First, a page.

As human beings, when do we find ourselves working at educating ourselves and each other?

As researchers, under what conditions can we say that we are observing human beings educating themselves and each other?

The first question is a philosophical one. The second question is a methodological one. They are also the same question since researchers cannot place themselves outside humanity. Answering one is also answering the other–though, to anticipate the argument I am making here, the issue is not quite one of “answering” (and settling) but one of moving the debate about humanity further. It is a matter of shifting the domains of our ignorance, of discovering what we do not already know (at least discursively), and of proposing how to proceed further.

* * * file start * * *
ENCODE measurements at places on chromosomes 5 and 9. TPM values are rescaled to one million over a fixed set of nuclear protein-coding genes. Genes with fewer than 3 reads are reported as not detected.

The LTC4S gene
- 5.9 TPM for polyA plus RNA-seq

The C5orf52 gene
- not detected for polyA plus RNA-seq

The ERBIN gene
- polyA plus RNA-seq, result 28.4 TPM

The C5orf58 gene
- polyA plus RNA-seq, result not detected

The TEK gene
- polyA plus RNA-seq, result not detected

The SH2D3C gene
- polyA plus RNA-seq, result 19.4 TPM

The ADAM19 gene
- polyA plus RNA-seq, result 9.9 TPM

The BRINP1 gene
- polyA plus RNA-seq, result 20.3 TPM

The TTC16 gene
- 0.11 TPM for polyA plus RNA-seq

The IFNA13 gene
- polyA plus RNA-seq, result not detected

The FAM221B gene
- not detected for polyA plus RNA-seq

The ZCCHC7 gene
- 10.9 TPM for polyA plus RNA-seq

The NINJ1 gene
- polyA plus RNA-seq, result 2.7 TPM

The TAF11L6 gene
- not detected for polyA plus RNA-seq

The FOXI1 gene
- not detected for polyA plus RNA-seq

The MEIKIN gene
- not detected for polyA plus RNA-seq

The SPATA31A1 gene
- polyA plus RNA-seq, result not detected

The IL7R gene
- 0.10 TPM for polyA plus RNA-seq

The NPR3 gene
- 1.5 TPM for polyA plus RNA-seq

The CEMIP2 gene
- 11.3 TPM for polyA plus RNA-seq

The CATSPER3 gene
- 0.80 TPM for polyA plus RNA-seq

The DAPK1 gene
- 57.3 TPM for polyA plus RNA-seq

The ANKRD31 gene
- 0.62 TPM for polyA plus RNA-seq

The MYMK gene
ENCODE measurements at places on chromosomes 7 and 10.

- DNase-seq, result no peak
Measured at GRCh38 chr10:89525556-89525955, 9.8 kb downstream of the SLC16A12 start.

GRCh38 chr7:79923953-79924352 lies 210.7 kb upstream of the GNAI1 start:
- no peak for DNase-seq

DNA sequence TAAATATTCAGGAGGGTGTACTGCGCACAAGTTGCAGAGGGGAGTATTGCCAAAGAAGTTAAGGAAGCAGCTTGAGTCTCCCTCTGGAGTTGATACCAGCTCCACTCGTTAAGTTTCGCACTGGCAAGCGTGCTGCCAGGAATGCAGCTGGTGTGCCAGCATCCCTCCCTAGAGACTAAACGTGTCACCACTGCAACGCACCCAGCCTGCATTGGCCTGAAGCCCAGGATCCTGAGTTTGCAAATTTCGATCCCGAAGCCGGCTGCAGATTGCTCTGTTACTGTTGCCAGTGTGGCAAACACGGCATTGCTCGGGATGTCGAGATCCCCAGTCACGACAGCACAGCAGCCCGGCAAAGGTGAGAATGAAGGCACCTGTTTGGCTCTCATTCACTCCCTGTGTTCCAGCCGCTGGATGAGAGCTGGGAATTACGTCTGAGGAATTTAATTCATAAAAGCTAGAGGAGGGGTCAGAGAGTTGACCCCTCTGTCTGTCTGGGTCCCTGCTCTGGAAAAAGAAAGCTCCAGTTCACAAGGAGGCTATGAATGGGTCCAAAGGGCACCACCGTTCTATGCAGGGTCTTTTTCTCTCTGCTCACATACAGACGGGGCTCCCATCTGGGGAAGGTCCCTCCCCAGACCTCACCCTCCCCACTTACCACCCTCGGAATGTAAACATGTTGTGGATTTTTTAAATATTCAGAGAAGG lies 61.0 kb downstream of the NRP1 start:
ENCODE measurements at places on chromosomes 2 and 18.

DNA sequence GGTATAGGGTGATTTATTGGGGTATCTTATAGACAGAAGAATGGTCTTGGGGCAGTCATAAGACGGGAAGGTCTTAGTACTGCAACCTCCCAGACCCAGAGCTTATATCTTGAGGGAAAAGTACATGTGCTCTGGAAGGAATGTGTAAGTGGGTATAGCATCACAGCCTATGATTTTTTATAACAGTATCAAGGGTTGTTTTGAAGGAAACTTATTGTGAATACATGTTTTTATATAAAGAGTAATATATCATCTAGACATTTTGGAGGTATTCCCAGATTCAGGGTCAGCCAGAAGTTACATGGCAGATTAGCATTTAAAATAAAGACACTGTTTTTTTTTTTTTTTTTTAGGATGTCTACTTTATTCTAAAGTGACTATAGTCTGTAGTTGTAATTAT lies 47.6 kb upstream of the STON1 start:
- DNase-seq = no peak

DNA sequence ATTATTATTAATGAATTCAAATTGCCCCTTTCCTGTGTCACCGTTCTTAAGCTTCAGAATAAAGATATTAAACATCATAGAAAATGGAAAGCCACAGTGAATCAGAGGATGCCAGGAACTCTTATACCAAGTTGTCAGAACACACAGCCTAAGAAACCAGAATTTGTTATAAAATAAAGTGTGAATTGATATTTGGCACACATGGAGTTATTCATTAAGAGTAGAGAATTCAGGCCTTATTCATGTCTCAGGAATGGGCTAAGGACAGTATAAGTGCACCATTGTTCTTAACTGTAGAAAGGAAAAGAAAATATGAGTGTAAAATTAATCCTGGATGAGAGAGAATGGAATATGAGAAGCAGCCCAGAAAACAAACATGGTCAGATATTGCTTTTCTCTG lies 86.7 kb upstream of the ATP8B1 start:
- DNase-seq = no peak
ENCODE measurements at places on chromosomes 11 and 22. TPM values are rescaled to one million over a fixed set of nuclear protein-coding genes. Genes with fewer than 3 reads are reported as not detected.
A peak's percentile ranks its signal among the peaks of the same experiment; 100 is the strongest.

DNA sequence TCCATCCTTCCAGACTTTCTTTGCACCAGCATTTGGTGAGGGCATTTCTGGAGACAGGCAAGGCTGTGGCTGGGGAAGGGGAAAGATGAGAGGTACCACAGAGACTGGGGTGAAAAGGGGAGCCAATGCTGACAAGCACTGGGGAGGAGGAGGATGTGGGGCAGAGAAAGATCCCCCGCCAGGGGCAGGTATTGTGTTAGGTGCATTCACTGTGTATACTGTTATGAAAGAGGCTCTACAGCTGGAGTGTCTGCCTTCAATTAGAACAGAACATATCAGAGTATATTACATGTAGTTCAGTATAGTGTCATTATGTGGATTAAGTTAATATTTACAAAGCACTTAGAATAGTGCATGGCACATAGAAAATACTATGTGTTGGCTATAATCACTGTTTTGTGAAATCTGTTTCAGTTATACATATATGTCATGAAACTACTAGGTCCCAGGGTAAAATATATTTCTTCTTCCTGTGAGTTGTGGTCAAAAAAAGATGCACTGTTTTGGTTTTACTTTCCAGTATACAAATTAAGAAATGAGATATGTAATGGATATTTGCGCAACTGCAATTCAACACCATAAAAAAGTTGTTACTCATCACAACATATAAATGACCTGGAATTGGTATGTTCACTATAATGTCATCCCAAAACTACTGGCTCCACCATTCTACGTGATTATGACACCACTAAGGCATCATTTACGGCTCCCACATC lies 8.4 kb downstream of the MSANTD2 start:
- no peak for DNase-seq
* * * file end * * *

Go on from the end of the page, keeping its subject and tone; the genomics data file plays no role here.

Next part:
The questions, as stated, proceed with a play on possibilities opened by the English pronominal system. I start (and end) with “when?” which I develop into “under what conditions”–eschewing other possibilities, like “why,” “how,” “where” and their many variations and expansions. “When” anchors this discussion in a temporal metaphor that is worth exploring much more systematically, particularly if, as I am arguing along with many others, education is about transformation in the life time of a person and the history of a polity.

By 2016, this exploration as morphed into a collective work with some of the my students.